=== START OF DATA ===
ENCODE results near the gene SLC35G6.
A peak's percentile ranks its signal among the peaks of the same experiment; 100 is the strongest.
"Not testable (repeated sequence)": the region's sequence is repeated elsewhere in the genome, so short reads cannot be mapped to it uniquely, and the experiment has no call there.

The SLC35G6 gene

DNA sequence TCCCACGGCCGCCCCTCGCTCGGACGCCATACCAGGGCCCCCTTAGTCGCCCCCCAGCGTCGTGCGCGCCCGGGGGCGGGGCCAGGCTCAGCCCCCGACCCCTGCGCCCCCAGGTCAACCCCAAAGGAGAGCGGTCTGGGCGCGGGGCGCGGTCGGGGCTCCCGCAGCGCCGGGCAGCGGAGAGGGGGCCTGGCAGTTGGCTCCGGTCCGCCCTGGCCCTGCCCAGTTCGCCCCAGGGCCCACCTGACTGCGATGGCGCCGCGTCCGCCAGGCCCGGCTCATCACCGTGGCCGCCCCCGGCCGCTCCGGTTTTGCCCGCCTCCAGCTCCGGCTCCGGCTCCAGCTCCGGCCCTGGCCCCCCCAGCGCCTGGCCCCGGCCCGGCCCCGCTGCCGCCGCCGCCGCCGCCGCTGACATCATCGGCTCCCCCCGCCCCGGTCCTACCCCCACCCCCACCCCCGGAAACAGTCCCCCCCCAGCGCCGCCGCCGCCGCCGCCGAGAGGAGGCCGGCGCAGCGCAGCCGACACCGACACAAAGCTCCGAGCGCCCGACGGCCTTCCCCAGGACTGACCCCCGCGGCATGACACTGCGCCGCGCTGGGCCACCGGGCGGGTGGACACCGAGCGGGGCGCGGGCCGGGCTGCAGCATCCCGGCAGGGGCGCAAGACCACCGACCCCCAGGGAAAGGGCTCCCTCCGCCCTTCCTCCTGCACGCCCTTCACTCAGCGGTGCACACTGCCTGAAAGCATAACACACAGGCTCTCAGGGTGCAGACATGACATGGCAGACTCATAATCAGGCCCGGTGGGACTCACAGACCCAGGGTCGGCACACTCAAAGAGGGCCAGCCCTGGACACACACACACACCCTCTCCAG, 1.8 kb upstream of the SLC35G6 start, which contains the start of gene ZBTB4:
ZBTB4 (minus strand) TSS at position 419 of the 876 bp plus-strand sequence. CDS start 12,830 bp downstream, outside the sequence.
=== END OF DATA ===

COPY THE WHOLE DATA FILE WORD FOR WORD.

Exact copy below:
ENCODE results near the gene SLC35G6.
A peak's percentile ranks its signal among the peaks of the same experiment; 100 is the strongest.
"Not testable (repeated sequence)": the region's sequence is repeated elsewhere in the genome, so short reads cannot be mapped to it uniquely, and the experiment has no call there.

The SLC35G6 gene

DNA sequence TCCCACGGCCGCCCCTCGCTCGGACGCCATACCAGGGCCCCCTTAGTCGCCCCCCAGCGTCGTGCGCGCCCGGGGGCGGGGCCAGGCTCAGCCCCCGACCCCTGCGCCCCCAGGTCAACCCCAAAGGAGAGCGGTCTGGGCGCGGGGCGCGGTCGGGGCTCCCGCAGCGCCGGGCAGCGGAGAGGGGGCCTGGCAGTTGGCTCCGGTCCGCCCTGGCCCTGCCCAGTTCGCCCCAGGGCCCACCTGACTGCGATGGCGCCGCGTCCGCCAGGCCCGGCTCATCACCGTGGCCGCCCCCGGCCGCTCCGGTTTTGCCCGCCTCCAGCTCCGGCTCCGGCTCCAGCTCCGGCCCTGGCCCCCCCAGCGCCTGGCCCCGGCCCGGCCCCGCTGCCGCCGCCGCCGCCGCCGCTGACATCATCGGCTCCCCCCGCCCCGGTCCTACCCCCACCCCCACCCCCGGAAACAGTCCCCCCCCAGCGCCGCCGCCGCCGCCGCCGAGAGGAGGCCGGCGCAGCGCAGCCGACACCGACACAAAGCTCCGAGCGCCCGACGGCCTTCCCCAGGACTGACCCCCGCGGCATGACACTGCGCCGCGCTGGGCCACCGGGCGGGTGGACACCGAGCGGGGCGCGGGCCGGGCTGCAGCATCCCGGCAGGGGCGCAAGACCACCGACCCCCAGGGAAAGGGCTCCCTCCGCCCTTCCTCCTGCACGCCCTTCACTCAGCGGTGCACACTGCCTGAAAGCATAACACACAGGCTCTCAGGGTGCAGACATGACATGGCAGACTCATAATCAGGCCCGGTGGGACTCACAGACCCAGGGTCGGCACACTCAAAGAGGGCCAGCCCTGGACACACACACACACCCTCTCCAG, 1.8 kb upstream of the SLC35G6 start, which contains the start of gene ZBTB4:
ZBTB4 (minus strand) TSS at position 419 of the 876 bp plus-strand sequence. CDS start 12,830 bp downstream, outside the sequence.